Skip to main content
Tags: Palin | Pipeline

Sarah Palin's Pipeline Protects U.S.; Army Begins Homeland Tours

By    |   Sunday, 19 October 2008 03:34 PM EDT

Headlines (Scroll down for complete stories):
1. Schumer Eyes Filibuster-Proof Senate
2. Palin’s Pipeline Counters Natural Gas Cartel
3. Army Taps Brigade for Homeland Defense
4. McCain Campaign Making Strides on YouTube
5. Report: Bush Offers Golan Deal to Cut Syria-Iran Ties
6. We Heard: Obama, Hamas, Tim Mahoney


1. Schumer Eyes Filibuster-Proof Senate

Democrats are setting their sights on winning enough Senate races in November to reach 60 seats, which would give them a filibuster-proof majority — and their chances of achieving that have been steadily improving.

The Democratic caucus currently has 51 members. And of the 11 seats that the Web site Real Clear Politics (RCP) indicates are most likely to switch parties, all are either open or held by Republicans.

Asked if the Democrats will secure a 60-seat majority, Democratic Senatorial Campaign Committee Chairman Chuck Schumer recently said the chances are “better than they were two weeks ago,” adding, “The wind is more strongly at our back than ever before.”

According to RCP, the open seat in Virginia is the one most likely to fall into Democratic hands. Mark Warner is squared off against Republican Jim Gilmore in the race to replace Republican John Warner, and RCP’s composite of several polls has Warner ahead by 28 percentage points.

In the New Mexico race for the seat formerly held by Republican Pete Domenici, Democrat Tom Udall has a 15-point edge over his GOP rival Steve Pearce, according to RCP.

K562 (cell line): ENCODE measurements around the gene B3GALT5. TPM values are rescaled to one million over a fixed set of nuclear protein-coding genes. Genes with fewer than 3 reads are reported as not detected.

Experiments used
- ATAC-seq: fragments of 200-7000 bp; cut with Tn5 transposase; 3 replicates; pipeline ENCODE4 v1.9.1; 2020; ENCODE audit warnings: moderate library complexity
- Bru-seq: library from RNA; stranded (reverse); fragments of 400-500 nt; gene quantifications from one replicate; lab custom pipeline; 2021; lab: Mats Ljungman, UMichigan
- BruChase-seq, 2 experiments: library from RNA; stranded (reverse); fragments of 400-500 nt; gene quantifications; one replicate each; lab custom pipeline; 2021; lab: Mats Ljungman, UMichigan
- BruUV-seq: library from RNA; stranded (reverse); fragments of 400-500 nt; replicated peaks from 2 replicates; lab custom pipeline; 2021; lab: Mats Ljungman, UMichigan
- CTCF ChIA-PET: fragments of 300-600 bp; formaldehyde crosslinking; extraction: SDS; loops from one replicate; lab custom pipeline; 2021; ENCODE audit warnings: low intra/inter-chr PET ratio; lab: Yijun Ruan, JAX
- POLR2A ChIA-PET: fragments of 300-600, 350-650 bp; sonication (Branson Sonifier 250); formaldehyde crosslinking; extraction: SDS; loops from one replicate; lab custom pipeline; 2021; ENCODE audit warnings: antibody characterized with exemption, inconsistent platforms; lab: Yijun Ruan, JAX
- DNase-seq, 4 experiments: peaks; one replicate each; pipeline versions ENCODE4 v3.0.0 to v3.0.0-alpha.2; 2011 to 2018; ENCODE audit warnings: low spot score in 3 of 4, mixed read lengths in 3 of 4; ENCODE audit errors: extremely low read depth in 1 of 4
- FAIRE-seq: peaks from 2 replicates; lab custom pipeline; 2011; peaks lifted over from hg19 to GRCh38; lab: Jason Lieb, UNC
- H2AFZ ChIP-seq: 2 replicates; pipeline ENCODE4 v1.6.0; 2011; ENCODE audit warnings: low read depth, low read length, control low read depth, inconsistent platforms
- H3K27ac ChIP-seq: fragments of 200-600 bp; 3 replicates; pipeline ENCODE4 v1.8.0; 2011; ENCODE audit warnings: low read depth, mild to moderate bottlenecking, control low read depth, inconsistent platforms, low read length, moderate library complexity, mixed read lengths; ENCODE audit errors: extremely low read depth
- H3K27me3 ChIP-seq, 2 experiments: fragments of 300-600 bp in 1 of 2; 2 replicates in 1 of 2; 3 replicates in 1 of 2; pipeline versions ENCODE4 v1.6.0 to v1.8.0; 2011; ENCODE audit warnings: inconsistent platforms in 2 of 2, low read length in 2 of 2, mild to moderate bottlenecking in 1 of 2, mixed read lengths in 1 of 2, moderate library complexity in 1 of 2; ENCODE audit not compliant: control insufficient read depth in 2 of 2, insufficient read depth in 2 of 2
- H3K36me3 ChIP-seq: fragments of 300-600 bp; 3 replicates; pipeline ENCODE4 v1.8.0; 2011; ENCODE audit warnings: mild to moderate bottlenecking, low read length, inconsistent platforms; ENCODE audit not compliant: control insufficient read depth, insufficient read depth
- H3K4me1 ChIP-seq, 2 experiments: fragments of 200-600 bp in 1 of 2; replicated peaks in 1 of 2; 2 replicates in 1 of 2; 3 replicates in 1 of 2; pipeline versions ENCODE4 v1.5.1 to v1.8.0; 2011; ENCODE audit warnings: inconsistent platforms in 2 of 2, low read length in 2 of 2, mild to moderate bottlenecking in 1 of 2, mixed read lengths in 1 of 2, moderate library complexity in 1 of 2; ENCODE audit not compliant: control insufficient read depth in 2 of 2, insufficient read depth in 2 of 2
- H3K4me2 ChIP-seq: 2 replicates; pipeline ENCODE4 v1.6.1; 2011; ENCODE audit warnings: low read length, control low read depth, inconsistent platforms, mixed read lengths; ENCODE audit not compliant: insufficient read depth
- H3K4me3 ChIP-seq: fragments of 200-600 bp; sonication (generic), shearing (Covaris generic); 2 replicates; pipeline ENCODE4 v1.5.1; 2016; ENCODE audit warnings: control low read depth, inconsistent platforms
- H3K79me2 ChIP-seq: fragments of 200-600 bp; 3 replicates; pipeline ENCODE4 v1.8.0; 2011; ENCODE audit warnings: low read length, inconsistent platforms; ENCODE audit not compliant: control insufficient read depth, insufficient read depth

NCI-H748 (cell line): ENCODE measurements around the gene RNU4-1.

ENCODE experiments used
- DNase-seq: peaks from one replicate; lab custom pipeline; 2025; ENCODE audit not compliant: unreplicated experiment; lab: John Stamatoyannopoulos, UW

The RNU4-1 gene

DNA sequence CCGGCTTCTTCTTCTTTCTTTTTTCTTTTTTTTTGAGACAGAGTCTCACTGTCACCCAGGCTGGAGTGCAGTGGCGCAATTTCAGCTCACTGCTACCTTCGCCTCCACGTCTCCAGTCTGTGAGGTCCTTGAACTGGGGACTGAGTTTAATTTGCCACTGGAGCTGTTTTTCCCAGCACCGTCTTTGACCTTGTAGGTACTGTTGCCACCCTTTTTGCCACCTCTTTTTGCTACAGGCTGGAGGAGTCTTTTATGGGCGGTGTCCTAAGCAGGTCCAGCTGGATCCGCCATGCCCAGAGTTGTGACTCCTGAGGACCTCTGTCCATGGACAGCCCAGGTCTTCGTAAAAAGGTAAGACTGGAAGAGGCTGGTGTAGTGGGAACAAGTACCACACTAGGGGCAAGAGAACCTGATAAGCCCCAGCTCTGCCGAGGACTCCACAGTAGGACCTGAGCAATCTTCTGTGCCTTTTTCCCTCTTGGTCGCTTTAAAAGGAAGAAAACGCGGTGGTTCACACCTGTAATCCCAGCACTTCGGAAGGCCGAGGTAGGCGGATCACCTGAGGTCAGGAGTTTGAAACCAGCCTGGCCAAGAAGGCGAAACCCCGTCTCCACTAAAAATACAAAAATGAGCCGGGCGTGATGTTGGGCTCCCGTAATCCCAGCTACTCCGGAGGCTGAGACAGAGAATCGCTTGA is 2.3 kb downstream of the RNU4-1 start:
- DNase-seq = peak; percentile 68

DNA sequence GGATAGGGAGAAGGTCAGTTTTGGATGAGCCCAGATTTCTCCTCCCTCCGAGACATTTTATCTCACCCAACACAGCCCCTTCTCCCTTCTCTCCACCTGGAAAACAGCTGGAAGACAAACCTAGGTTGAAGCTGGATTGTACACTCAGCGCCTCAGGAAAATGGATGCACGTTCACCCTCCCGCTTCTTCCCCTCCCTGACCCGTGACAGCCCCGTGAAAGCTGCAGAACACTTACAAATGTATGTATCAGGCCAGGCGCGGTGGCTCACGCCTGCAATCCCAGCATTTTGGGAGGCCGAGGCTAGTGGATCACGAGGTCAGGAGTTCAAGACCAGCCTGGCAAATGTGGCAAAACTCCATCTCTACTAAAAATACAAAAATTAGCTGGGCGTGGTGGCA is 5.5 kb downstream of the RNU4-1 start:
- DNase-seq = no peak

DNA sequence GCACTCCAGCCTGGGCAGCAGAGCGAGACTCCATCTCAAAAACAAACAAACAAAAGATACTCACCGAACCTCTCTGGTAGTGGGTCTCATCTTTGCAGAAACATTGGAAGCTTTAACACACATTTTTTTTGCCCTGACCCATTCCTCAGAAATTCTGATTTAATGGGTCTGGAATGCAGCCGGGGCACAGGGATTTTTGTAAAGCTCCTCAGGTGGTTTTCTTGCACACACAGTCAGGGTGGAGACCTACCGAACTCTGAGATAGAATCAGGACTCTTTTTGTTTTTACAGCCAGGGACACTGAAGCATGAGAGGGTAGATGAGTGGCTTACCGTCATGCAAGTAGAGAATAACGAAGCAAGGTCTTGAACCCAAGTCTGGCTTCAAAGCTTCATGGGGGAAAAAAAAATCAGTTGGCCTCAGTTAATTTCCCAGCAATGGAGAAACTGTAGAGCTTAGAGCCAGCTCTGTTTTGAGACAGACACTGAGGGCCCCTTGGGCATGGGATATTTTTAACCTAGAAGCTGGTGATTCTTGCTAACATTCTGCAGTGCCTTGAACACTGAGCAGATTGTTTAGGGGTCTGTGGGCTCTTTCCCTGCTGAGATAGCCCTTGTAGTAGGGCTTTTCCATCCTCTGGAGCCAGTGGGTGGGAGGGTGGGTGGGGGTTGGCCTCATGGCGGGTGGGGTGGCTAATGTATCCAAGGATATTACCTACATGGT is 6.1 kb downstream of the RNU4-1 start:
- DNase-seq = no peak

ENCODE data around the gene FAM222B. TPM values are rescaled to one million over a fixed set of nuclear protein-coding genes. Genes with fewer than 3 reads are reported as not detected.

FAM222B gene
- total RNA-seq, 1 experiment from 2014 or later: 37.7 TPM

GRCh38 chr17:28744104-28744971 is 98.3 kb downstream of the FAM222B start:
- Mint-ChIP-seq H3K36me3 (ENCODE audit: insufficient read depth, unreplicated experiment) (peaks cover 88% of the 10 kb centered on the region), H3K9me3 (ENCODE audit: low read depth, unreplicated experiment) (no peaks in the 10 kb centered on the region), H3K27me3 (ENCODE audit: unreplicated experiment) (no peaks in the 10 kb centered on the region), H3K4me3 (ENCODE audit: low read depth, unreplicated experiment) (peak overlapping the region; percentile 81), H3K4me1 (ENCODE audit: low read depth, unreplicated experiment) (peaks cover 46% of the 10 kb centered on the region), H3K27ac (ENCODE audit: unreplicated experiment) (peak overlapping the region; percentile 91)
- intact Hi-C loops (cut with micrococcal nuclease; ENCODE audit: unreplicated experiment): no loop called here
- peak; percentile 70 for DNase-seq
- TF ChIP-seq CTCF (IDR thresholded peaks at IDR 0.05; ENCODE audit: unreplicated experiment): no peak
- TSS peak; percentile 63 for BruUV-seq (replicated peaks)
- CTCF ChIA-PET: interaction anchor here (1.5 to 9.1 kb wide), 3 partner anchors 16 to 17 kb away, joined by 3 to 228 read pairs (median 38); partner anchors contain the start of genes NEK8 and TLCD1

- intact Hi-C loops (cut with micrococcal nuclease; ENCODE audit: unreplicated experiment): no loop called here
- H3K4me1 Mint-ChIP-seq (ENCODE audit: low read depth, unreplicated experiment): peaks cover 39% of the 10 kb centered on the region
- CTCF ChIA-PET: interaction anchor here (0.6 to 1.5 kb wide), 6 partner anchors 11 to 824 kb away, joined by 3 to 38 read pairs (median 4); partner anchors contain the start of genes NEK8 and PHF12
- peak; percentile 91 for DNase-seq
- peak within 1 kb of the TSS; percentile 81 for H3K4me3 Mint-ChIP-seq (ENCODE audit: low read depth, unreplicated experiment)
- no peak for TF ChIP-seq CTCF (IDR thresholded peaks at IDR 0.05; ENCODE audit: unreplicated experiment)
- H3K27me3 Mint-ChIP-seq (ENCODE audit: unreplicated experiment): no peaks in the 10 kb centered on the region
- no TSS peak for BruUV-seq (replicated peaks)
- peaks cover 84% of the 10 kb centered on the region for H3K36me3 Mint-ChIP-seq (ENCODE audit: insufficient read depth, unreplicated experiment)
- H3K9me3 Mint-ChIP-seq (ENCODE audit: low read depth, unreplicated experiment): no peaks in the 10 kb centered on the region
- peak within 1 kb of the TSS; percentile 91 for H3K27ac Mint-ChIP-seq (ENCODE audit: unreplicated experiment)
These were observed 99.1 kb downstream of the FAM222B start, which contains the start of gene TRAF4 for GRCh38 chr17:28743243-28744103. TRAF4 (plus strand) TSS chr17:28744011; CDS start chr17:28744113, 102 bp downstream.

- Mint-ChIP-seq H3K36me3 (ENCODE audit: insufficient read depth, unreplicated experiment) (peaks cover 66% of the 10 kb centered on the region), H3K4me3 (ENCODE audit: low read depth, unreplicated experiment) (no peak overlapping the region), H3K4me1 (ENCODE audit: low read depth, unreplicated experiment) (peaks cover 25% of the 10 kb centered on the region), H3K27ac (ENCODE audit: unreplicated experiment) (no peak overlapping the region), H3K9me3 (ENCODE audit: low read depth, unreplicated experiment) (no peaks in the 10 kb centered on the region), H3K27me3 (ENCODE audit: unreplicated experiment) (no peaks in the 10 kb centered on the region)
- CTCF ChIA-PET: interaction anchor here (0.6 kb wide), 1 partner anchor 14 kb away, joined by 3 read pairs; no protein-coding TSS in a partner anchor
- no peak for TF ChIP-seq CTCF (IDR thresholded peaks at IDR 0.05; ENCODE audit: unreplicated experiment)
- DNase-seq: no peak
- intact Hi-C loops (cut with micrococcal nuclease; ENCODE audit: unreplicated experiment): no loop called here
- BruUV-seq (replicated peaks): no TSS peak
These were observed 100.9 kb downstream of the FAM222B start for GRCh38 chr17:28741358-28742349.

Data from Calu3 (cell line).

And the open seat in Colorado formerly held by Republican Wayne Allard appears likely to be won by Democrat Mark Udall, who holds a nearly 8-point lead over the GOP candidate, Bob Schaffer.

Alaska Sen. Ted Stevens, the longest-serving Republican in the Senate, is currently on trial on federal corruption charges, and he trails Democrat Mark Begich by 3.2 percentage points.

Incumbent Republican John Sununu trails Democrat Jeanne Shaheen by nearly
6 points in New Hampshire, and in Oregon, Democrat Jeff Merkley holds a slight edge over his GOP rival Gordon Smith.

Even in North Carolina, historically a strong red state, incumbent Republican Elizabeth Dole is in danger of losing her seat.

“Dole is caught in dangerous political crosscurrents this year,” ABC News reported. “An unpopular war, a battered economy, and a tattered Republican brand leaves North Carolina voters — like those in states across the nation — particularly hostile to Republicans.”

Republican Norm Coleman is fighting for his political life in Minnesota, where Democrat Al Franken holds a slight lead, and GOP incumbents Mitch McConnell of Kentucky and Saxby Chambliss of Georgia are clinging to narrow advantages in the polls.